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Accuracy

This is the second of three principles about data standards, along with data minimisation and storage limitation.

Article 5(1)(d) of the Applied GDPR requires that personal data is:

"accurate and, where necessary, kept up to date; every reasonable step must be taken to ensure that personal data that are inaccurate, having regard to the purposes for which they are processed, are erased or rectified without delay".

Controllers should note that the rights of erasure and rectification of personal data are directly associated with the principle of accuracy.  In addition, individuals have a right to restrict the processing of inaccurate data and controllers must comply with all the rights when exercised.

The Applied GDPR does not define the word ‘inaccurate’. However, regulation 5 of the GDPR and LED Implementing Regulations 2018 says that ‘inaccurate’ means “incorrect or misleading as to any matter of fact”. It will usually be obvious whether personal data are accurate. For example, incorrect or out of date contact details is clearly inaccurate personal data; however, an accurate recording of a third party's opinion about the data subject may not, however, be 'inaccurate'.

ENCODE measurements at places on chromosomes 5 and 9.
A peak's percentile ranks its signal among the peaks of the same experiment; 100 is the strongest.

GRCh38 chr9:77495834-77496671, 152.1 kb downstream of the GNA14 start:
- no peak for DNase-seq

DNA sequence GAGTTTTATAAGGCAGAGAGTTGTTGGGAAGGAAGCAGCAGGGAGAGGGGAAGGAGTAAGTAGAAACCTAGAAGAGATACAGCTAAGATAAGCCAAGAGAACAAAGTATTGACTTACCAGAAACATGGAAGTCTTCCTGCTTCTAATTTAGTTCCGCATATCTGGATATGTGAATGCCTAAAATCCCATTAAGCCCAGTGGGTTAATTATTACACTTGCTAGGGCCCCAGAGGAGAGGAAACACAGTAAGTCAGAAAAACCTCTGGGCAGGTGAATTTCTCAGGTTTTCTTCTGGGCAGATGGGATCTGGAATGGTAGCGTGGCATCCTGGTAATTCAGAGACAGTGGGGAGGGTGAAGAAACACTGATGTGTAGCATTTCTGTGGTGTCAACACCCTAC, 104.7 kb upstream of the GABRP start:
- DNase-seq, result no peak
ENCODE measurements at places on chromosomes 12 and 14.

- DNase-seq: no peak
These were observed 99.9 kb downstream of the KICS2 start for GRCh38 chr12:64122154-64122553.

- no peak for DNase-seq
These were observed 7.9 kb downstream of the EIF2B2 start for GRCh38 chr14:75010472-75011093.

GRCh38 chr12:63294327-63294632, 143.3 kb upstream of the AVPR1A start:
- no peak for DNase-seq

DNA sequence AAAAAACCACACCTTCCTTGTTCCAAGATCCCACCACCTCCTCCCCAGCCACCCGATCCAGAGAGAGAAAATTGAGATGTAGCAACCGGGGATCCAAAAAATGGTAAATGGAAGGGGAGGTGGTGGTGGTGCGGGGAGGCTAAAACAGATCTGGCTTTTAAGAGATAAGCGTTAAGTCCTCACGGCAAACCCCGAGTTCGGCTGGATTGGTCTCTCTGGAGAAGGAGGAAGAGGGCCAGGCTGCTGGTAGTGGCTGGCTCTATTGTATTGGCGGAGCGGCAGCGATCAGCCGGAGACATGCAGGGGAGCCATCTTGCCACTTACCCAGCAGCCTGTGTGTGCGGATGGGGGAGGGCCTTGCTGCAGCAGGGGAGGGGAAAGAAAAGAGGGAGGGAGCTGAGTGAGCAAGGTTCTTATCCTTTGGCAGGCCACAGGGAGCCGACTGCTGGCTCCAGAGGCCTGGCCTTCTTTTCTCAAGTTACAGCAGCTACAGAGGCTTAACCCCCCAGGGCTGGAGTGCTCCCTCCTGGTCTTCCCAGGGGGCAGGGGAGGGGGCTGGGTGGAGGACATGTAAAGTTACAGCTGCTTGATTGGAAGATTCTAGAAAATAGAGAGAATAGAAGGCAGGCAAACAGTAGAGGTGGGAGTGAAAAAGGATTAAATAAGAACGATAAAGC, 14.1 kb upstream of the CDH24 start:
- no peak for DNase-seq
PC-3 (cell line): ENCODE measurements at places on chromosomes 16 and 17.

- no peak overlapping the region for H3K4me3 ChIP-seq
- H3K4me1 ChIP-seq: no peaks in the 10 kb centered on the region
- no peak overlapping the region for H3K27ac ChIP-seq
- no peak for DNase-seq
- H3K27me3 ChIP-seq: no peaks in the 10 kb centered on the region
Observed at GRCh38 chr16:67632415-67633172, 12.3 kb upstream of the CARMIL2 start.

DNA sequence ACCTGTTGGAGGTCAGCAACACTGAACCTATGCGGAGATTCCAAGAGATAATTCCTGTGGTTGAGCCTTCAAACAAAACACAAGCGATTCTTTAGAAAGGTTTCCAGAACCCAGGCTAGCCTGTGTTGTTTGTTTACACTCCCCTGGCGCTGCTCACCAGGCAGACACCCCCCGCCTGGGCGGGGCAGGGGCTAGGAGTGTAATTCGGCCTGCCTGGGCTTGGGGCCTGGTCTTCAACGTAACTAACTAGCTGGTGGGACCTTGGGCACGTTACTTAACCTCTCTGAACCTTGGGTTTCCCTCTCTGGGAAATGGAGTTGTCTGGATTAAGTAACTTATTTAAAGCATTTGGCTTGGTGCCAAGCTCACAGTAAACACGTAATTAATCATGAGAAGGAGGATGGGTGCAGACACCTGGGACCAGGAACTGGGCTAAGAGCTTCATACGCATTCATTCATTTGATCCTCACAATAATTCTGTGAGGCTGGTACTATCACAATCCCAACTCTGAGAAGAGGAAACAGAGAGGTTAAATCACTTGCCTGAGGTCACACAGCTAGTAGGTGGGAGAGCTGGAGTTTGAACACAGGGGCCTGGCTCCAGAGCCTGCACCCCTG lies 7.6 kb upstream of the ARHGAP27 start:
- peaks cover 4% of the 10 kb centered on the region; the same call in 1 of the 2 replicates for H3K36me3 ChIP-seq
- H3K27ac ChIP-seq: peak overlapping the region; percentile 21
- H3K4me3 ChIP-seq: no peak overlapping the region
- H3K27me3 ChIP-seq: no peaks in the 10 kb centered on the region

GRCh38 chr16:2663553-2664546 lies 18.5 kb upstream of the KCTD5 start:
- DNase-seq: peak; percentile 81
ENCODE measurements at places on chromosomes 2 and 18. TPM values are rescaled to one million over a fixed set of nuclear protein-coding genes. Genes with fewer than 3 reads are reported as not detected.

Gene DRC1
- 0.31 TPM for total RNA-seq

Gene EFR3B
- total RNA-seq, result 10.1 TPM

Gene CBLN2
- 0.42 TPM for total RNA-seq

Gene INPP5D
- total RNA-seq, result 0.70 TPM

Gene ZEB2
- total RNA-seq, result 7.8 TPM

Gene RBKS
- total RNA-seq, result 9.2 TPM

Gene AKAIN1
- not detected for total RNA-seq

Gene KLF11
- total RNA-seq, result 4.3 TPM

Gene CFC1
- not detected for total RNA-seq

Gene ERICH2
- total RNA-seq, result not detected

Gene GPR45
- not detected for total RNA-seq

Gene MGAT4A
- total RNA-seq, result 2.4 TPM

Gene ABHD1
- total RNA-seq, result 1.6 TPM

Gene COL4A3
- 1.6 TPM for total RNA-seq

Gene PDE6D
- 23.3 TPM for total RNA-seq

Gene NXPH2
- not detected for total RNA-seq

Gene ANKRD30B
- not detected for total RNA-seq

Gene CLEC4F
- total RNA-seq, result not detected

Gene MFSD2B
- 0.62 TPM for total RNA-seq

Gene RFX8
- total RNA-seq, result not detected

You must always be clear about what you intend the record of the personal data to show. What you use it for may affect whether it is accurate or not. For example, just because personal data has changed doesn’t mean that a historical record is inaccurate – but you must be clear that it is a historical record. 

In order to comply with this principle: